Frequency Chart

Click image to view larger version of the frequency chart

120Hz and lower: these frequencies are generally responsible for warmth in a recording. Too much and the recording will sound muddy.

120Hz – 600Hz: these frequencies give depth to a recording, giving vocals and other instruments a strong sense of presence without being clinical. On the other hand, these frequencies are where you’re most likely to experience problems with vocal resonance. Too much in this area can be particularly fatiguing.

600Hz – 3kHz: these frequencies also give presence but of a generally harder nature. High output in this region is fairly common in rock music as it gives it a hard edge that suites the genre.

3kHz- 7kHz: is the area where vocal sibilance resides. 3kHz-5kHz is a very common peaking area in rock music because human hearing is pretty sensitive here and extra output here makes it sound louder. It also adds a harshness that is particularly fatiguing so don’t over do it. Because of the high sensitivity in this region you can add warmth without loss of clarity by attenuating this region a bit.

7kHz -: Cymbals etc, and all the other components that add the sense of quality and accuracy. Above 10kHz too much output may make your recordings sound like they are lacking some definition.

If your tracks lack warmth and have too much sibilance you either have too little output below 500Hz or too much above 3kHz. A generally good balance will be pretty flat from around 60Hz up to 1-2kHz and then rolling off to be around 10-20 dB down at 10kHz. How much tapering at the spectrum ends you’ll need will depend on the nature of the music.

If there are some sharp peaks in the peak spectrum (yellow trace) that stand out above the rest then they may need to be attenuated a bit. Again, don’t try to eliminate the peak but just reduce and control it a bit. A good rule of thumb would be to reduce the peak so that it is about as high as the other undulations on the spectrum.

Finally, strong output in the region of 3-5kHz can make recordings sound fatiguing and clinical. If you have strong output in this region reduce it by approximately 3dB.

BUY NOW!

Har-Bal version 3.7 can be purchased and downloaded immediately through RegNet by following this link.

Upgrade from version 2.3 for US$41.95, Upgrade from version 3.0 for US$12.00

(Registered Users will be contacted by email with upgrade instructions)
Haven't been contacted about the upgrade? [Click Here]

Har-Bal 3 Manual

For those who are eager to learn more about Har-Bal version 3 the manual can be viewed on line here.
A PDF version can also be downloaded for viewing offline here

Har-Bal News

What the Pro’s Say

Clarke’s third law says “Any sufficiently advanced technology is indistinguishable from magic”. That is what you have done!
Chuck McDowell
Chuck McDowell
All I can say is wow!!! Witness the restoration of an old song “Shake that Body Music” I recorded/released in the mid 1980’s. This demonstration of the Har-bal 3.0 software proves this software is nothing short of amazing! When the song was uploaded to Earle, it had no dynamics, no power, or presence. I had absolutely no idea how much Har-bal 3.0 enhances audio until I listened to how it breathed life back into this song! I am extremely impressed and elated that my song was chosen to demonstrate the Har-bal 3.0 software! There is simply nothing on the market that compares. Thanks Earle and Har-bal 3.0!!!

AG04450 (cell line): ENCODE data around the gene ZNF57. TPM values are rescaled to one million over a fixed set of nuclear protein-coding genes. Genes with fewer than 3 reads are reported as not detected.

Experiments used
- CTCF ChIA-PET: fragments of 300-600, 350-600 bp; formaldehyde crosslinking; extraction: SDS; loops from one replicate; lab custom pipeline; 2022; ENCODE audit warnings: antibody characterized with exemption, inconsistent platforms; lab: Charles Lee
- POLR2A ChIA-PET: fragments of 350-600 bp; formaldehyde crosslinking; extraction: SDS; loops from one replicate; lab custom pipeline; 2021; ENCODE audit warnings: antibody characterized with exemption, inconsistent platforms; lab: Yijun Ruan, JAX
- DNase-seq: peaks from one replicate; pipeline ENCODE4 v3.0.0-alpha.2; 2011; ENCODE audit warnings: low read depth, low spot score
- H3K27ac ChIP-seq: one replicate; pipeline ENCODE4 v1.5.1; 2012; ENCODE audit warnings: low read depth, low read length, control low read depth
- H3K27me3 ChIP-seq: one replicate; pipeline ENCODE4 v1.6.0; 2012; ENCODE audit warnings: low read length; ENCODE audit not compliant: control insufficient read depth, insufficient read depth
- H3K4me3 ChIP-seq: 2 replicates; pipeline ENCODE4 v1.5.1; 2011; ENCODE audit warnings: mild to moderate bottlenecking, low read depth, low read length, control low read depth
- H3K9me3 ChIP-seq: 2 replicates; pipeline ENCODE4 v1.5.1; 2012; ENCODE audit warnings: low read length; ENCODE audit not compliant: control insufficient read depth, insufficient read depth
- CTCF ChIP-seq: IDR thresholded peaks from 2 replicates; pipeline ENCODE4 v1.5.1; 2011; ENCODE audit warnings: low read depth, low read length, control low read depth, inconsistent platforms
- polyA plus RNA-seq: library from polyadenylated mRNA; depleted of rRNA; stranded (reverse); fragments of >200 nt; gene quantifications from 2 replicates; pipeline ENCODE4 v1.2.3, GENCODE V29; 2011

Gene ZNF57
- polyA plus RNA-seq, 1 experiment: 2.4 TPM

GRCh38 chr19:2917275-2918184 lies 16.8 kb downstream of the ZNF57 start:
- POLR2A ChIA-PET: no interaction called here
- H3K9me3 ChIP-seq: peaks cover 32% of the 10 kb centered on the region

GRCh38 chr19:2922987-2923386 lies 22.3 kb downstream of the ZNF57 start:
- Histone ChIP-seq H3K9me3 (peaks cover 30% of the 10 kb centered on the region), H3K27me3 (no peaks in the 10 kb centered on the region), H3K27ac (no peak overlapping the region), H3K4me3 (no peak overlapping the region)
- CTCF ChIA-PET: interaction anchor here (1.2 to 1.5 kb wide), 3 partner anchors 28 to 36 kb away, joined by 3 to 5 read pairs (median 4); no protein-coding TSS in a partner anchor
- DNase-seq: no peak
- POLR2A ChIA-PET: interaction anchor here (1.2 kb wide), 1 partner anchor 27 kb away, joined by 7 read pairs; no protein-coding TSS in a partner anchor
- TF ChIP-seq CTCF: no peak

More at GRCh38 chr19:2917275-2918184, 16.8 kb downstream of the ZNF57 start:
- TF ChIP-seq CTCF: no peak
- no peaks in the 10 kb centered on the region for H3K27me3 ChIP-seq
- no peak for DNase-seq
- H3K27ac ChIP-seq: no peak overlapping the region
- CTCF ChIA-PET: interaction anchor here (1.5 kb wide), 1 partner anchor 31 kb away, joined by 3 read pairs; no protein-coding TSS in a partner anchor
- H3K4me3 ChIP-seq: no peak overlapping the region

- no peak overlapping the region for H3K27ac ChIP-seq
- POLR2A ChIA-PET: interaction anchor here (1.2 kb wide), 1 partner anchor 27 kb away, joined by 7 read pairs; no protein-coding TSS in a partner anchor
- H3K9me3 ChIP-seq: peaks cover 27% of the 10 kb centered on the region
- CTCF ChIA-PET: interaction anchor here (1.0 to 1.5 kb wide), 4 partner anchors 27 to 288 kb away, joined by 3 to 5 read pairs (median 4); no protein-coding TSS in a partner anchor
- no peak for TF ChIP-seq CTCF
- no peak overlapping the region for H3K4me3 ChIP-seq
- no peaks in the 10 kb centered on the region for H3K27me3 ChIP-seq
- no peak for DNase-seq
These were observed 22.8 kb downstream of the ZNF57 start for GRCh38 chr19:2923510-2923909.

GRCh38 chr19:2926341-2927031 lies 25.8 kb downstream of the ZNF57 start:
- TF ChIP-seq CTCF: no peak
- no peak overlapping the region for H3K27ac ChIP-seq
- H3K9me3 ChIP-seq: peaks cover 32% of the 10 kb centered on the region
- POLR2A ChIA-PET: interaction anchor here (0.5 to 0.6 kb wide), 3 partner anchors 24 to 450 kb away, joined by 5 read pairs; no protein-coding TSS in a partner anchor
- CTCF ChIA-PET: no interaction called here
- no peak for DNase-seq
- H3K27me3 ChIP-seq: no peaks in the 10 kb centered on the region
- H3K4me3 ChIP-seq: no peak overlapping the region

Donald Harris
Rythmn Machine
Donald Harris
“(Har-Bal is) a cleverly implemented tool that fixes EQ problems with astonishing speed and precision…(it’s) is a welcome, important, well-designed program for those who believe mastering has much more to do with subtle response touch-ups than squashed dynamics. Very cool” Craig AndertonEQ Magazine Jan 2004
“Har-Bal is a truly unique program, extremely affordable and probably the quickest and easiest way to balance your audio material.” Ian Waugh, Music Tech MagazineMarch 2004
“Sounds good enough to use on commercial tracks. I found Har-bal an altogether more serious application than any other EQ ripping utility I’ve reviewed to date.” Martin Walker, Sound on Sound MagazineMarch 2004
“Overall, version 2.0 is a huge step forward, since it not only provides the means to improve the sound of your mixes, but also has a very good stab at doing this automatically. I can see IntuitQ being controversial in some mastering circles, but in my opinion the results speak for themselves.” Martin Walker, Sound on Sound MagazineMarch 2006
Overall, although it’s still initially harder to get to grips with than some rival ‘EQ ripper’ utilities, I still prefer Harbal, with its more considered approach to improving the final sound of an audio track, the detail of its manual and tutorials, and its helpful on-line user forum hosted by Har-Bal’s professional mastering and research engineers. It’s a serious tool that can teach you a lot about why your mixes don’t sound like commercial tracks, at the same time as improving them. Martin Walker, Sound On Sound MagazineJuly 2004
I don’t have to take my product to a high-end studio anymore – I have Har-Bal! Tameko StarMusic Dish
Australian developer Paavo Jumppanen has certainly delivered the goods on this one and turned a sceptic into a believer with this awesome piece of software. Har-Bal really does give eyes to your ears. Todd MacalpineOzmusicweed

Mastering Tutorial

The following is a mastering tutorial explaining many tips, tricks and audio mastering secrets. There are a number of methods used to accomplish harmonic balancing or spectral correction. Your tracks will sound their best when they are first processed in Har-Bal before any digital eq or multiband

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